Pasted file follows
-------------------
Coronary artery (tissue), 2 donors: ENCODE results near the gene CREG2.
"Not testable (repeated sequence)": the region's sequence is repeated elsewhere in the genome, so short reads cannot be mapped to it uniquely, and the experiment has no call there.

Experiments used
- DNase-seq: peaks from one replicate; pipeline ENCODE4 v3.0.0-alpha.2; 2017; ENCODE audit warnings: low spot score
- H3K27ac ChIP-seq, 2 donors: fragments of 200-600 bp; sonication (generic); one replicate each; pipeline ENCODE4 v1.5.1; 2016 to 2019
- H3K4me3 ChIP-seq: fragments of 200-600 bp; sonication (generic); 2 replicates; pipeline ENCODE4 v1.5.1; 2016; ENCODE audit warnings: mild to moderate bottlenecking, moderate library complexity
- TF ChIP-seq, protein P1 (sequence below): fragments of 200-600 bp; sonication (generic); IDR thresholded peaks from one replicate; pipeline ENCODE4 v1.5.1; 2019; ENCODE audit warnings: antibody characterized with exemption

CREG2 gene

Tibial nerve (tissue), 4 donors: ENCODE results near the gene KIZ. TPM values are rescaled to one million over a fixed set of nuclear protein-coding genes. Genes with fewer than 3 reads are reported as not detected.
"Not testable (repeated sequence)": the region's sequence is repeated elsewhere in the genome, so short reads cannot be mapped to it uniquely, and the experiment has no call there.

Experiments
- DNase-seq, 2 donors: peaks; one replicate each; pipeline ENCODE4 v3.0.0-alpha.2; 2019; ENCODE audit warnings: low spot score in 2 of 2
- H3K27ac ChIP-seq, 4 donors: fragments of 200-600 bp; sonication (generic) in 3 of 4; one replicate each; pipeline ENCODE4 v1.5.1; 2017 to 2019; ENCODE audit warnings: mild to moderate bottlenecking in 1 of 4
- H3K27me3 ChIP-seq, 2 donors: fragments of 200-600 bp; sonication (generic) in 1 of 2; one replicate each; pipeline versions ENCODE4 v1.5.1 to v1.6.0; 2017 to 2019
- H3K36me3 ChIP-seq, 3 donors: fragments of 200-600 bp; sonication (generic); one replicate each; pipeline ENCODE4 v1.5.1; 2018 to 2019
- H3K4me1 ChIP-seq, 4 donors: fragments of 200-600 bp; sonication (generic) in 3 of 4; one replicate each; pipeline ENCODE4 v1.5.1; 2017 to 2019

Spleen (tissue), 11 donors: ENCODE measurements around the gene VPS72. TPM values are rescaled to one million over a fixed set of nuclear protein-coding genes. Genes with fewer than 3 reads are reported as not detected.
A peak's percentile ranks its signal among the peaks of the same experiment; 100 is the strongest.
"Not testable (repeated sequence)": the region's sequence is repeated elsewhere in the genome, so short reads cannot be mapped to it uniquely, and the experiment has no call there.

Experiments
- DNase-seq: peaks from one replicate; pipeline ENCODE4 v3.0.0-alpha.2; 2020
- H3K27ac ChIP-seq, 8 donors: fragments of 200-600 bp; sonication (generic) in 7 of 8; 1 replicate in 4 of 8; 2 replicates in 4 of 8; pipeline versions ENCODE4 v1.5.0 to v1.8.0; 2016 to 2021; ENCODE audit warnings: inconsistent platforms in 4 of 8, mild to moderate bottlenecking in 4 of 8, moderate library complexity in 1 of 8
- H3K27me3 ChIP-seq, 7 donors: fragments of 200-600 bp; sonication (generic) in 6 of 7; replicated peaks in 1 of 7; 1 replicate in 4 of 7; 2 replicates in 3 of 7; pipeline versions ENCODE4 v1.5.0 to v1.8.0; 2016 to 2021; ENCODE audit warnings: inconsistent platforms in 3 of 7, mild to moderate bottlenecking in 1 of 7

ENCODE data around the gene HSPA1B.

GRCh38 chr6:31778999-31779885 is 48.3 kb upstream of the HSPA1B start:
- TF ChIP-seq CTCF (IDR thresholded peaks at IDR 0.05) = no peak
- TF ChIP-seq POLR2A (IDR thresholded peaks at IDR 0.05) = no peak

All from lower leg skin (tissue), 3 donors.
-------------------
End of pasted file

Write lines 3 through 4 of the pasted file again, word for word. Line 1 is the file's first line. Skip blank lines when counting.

Experiments used
- DNase-seq: peaks from one replicate; pipeline ENCODE4 v3.0.0-alpha.2; 2017; ENCODE audit warnings: low spot score